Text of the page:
GDP growth slips to five-year low on slowdown in investment, manufacturing

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India’s economic growth fell to 5.8 per cent in the January-March period of 2018-19, the lowest in 20 quarters, due to a sharp slowdown in investment and manufacturing growth as well as a contraction in agricultural production. This pulled down the gross domestic product (GDP) expansion to 6.8 per cent in FY19, the slowest in the first stint of the Modi government. The economy’s revival will be a key challenge for the new finance minister, Nirmala Sitharaman. 

Economic growth in FY19 was much below the government’s own projections of 7.2 per cent in the first advance estimates and 7 per cent in the second one. Economists expect the Reserve Bank of India’s (RBI's) Monetary Policy Committee to cut the policy rate in the upcoming meeting to revive investments.

The March quarter growth made India fall behind China as the fastest-growing large economy after a year-and-half, as the neighbouring nation grew by 6.4 per cent in the quarter. On an annual basis though, India continued to remain the fastest-growing large economy. This point was emphasised by Finance Secretary Subhash Chandra Garg.

Garg attributed the slowdown in GDP to the crisis in non-banking financial companies (NBFCs). “The slowdown in the fourth-quarter GDP was due to temporary factors like stress in the NBFC sector, which affected consumption finance. The first quarter of the current fiscal year (2019-20) would also witness relatively slow growth but from the second quarter onwards, it will pick up,” Garg said.

However, financial services and related sectors grew by 9.5 per cent in the fourth quarter of FY19, the highest pace in at least eight quarters.

Growth in the gross fixed capital formation (GFCF), which denotes investments, declined to 3.4 per cent, the lowest in several quarters. With private investment already low, the government’s curtailment of capital spend in the fourth quarter to meet the fiscal deficit target could be blamed for the sharp fall in the GFCF growth, which was over 10 per cent in the previous three quarters. The government’s revenues saw a shortfall of over Rs 1.6 trillion, according to the data released by the Controller General of Accounts on Friday. 

With the fiscal deficit targeted at 3.4 per cent of GDP for 2019-20 in the interim Budget, it would be crucial to see if Sitharaman will go by this number or change it to perk up the economy. 

"We believe that the government should target a structural deficit as an alternative to targeting the fiscal deficit, like most advanced economies and several emerging market economies. This serves as an automatic counter-cyclical stabiliser unlike the current target that has been set from the outset as a fixed percentage of GDP," SBI group Chief Economic Advisor Soumya Kanti Ghosh said.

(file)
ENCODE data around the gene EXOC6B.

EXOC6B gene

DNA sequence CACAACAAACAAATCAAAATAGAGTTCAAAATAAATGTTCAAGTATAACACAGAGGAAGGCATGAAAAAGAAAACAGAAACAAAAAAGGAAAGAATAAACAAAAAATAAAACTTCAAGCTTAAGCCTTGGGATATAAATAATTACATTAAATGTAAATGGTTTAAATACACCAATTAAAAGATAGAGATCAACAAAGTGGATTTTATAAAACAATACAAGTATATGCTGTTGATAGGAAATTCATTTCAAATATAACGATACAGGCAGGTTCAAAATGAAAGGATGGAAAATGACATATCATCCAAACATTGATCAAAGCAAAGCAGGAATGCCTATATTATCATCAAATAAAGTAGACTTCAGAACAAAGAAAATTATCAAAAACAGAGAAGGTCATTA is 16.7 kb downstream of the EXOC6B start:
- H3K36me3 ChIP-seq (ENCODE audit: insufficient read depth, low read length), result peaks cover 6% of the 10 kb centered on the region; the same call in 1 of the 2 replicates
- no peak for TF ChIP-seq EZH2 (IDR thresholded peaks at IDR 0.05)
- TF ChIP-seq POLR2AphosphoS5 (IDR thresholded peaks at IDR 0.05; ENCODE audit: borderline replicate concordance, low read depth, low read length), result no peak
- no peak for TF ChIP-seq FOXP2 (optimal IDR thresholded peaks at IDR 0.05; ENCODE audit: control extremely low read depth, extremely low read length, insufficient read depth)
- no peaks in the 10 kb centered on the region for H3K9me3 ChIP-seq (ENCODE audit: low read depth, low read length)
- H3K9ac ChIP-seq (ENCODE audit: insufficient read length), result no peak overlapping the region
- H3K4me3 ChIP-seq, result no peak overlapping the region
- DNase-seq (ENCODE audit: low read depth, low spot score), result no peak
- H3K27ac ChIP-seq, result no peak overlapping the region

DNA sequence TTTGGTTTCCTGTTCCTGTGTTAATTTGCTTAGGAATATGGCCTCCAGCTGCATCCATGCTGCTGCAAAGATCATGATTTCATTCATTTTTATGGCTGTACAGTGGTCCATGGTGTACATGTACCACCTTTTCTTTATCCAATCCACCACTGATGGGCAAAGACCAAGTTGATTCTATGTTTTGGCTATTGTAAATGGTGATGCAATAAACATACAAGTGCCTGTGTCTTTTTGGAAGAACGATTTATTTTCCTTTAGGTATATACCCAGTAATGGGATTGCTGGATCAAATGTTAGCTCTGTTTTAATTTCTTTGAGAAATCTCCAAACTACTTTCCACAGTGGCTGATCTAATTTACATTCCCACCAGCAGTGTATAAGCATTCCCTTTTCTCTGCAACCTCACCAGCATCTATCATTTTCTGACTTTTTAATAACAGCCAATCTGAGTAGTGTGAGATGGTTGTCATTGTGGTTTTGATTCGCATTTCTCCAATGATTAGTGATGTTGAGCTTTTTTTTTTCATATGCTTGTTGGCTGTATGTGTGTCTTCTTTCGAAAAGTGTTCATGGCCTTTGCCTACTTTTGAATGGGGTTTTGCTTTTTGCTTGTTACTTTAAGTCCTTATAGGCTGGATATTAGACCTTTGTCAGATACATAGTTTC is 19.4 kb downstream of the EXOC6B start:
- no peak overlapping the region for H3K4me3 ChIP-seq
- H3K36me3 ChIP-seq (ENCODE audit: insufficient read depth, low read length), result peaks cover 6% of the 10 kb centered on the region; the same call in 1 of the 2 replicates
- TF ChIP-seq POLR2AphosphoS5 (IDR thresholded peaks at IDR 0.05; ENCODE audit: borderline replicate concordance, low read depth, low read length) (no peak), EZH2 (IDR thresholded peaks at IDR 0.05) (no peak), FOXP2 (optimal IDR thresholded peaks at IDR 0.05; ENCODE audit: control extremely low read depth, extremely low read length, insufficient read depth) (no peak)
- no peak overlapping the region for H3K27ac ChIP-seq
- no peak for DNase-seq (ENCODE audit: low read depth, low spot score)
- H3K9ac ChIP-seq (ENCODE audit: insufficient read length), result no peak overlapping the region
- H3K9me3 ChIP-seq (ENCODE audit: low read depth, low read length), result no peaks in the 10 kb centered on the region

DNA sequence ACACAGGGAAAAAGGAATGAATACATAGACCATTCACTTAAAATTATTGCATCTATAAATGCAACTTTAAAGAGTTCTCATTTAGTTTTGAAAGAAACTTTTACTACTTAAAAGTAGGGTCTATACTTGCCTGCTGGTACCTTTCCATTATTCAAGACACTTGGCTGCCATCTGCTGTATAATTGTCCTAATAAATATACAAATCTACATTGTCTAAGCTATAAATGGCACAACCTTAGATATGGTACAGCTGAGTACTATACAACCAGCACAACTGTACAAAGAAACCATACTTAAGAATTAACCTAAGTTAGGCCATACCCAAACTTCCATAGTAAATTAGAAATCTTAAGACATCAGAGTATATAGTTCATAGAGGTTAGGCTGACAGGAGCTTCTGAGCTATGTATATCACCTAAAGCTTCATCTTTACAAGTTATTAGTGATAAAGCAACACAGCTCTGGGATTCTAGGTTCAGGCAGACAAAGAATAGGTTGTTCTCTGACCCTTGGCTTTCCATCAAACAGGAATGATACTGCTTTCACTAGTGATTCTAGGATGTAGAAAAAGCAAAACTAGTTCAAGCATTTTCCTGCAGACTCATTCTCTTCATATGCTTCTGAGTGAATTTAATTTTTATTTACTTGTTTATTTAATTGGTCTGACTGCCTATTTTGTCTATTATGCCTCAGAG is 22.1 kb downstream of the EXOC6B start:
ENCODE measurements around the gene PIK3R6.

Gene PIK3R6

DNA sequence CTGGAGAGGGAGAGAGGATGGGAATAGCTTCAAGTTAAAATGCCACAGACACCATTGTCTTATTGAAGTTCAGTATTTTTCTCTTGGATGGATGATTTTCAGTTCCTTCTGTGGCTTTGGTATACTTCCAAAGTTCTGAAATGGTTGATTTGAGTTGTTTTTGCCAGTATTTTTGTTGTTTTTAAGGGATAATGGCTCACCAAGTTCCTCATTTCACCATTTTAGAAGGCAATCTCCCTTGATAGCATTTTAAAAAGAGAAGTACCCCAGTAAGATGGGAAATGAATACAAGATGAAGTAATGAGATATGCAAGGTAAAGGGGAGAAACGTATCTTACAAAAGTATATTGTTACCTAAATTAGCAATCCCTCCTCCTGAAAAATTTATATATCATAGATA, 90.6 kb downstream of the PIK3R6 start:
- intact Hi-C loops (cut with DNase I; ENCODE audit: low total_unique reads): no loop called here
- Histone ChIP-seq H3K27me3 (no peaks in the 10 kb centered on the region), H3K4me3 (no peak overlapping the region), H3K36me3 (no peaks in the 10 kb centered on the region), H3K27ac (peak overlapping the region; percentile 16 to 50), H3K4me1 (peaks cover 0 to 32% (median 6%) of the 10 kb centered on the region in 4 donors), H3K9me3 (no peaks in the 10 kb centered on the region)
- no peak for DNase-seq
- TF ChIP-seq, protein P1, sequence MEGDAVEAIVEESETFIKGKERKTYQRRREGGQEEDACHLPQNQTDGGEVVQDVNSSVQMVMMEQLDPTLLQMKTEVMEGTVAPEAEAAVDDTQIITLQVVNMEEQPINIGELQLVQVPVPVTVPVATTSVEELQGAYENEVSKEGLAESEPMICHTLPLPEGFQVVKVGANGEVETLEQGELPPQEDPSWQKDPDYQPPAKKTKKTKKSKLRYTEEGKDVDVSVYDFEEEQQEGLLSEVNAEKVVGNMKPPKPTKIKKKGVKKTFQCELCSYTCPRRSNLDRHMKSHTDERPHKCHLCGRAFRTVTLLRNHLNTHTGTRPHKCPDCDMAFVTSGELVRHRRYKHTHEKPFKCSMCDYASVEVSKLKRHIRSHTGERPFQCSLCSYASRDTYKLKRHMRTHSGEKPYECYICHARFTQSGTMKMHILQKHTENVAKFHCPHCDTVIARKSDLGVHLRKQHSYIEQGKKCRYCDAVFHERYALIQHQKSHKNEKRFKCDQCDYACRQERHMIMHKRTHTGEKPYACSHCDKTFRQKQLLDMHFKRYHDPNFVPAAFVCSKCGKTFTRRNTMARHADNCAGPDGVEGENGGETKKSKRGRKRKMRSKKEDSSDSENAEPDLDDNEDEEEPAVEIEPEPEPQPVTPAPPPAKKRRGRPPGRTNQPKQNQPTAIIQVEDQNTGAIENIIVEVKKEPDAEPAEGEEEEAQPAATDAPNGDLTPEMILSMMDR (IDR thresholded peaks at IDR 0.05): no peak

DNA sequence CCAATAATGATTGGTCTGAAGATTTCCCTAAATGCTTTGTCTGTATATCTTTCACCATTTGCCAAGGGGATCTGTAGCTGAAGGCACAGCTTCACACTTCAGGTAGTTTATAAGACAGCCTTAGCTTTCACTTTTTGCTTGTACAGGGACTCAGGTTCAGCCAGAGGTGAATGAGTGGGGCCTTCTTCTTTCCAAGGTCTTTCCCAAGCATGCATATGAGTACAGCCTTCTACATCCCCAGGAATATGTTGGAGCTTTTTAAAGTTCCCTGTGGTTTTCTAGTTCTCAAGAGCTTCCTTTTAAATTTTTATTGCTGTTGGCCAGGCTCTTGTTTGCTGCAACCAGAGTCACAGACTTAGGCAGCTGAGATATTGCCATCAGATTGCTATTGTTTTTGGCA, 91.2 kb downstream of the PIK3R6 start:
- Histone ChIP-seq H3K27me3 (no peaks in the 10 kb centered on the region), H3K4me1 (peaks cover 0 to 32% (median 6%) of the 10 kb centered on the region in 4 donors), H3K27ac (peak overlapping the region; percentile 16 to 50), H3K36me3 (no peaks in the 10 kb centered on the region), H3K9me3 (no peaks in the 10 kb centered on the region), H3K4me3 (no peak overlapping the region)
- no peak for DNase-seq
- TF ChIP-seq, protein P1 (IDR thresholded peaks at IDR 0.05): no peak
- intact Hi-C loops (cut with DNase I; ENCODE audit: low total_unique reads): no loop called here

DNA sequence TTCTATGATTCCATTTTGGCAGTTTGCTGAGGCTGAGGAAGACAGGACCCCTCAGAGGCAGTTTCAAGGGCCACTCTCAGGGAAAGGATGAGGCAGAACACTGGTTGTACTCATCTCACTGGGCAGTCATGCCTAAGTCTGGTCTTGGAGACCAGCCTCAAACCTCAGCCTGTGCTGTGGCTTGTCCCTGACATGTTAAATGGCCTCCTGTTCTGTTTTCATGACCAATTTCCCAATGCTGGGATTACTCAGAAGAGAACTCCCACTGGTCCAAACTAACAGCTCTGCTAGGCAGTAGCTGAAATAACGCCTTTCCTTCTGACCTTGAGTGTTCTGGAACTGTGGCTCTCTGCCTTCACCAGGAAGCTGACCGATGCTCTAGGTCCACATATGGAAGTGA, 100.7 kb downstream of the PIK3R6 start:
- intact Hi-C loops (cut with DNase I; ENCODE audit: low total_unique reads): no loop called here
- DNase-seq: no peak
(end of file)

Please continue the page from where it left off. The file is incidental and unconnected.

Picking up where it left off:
Private final consumption expenditure growth fell to 7.2 per cent in the fourth quarter from 8 per cent in the third and 9.7 per cent in the second. The growth stood at a meager 7.3 per cent in the first quarter. Manufacturing activity suffered a slowdown, with growth falling to 3.1 per cent in Q4 compared to 6.4 per cent in the third quarter, 6.9 per cent in the second quarter and 12.1 per cent in Q1.

“Low growth in manufacturing calls for direct intervention by the government. The economic activities are likely to pick up as the government is likely to undertake measures to boost growth,” Madan Sabnavis, chief economist at CARE Ratings, said. 

However, lower consumption and investment may continue to constrain the overall economic growth, which is expected to see only gradual pick-up in the coming year. 

“We project the country’s GDP to grow by 7.2 per cent in 2019-20. There is a 50 per cent chance that the RBI will go in for a rate cut by 25 bps in its June policy to give an impetus to the lagging growth,” he said. 

The government’s final consumption expenditure showed a stellar growth of 11.5 per cent, which could be on account of revenue spending to meet routine expenses like salaries.

Agriculture and allied activities saw a 0.1 per cent contraction in Q4, compared to 2.8 per cent in the previous quarter. The meteorological department predicted on Friday that the monsoon would be normal this year. However, some regions such as north-west and north-east would receive less than normal rains, according to the official weather forecaster. 

Acreage for the rabi crop was lower than last year, which has impinged on the agricultural performance. 

"We expect consumption impulses to remain muted in the upcoming print, and recovery in the same will depend on the monsoons and the efficacy of the income schemes for the rural population," said B Prasanna, group head – global markets – sales, trading and research, ICICI Bank. 

D K Joshi, chief economist at CRISIL, said he expected the economic growth to lift in fiscal 2020, particularly from the second half over a weak base, as normal monsoons, softer interest rates and budgetary measures kick in to support consumption. "These factors should help growth cross 7 per cent in fiscal 2020," he said. 

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